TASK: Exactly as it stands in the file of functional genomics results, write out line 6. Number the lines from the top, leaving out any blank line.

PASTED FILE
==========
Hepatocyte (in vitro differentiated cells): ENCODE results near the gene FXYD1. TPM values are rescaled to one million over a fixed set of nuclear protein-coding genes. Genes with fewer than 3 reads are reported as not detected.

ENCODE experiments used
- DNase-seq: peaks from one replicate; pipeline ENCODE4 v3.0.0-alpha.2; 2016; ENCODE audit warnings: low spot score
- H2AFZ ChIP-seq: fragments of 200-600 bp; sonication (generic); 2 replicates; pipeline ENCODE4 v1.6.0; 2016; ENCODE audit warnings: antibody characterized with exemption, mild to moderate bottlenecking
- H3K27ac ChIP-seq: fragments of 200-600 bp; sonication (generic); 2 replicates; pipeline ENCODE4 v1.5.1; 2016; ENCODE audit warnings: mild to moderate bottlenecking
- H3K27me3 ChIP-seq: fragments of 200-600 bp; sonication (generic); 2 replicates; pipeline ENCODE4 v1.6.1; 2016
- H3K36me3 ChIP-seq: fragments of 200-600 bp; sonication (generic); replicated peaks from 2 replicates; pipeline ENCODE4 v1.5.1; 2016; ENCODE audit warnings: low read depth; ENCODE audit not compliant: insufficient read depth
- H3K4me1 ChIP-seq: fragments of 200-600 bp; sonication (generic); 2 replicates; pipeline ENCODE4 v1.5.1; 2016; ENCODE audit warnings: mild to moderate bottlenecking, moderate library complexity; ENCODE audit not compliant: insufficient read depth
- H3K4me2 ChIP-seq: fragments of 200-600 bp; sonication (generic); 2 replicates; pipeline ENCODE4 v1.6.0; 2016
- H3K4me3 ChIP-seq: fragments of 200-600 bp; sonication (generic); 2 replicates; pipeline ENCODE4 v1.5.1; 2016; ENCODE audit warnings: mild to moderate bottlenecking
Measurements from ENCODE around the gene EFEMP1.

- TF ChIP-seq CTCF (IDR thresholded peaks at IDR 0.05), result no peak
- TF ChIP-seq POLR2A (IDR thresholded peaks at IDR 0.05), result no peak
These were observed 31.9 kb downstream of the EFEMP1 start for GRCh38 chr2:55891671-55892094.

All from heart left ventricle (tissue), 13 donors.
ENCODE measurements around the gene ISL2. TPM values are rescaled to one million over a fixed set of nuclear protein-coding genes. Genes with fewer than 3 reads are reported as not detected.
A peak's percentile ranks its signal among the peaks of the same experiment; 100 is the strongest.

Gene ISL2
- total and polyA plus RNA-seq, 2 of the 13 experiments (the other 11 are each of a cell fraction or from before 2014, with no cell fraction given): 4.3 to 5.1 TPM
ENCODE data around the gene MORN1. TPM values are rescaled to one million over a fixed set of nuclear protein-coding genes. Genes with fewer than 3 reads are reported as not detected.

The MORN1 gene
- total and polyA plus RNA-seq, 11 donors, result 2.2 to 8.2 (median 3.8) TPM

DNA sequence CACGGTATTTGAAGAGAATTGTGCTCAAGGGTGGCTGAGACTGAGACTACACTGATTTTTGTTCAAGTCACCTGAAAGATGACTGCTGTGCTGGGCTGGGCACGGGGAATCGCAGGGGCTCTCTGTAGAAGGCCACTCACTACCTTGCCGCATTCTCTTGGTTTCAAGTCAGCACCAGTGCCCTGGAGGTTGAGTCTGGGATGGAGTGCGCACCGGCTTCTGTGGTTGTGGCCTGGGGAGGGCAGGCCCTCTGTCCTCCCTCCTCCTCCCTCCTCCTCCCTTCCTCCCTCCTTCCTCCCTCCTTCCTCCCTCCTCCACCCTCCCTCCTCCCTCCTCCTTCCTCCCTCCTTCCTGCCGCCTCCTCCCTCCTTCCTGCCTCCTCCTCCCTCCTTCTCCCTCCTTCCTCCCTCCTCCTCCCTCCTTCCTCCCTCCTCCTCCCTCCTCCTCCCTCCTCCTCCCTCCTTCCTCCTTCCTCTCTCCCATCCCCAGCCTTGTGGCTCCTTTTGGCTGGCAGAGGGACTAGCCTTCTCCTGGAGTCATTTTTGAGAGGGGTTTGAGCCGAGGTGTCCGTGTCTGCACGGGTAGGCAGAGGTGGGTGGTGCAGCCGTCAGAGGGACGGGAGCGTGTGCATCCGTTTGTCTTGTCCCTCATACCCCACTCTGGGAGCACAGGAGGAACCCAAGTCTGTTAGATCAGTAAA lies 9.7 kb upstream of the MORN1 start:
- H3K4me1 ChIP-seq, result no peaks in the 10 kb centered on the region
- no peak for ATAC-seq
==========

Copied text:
- H3K27me3 ChIP-seq: fragments of 200-600 bp; sonication (generic); 2 replicates; pipeline ENCODE4 v1.6.1; 2016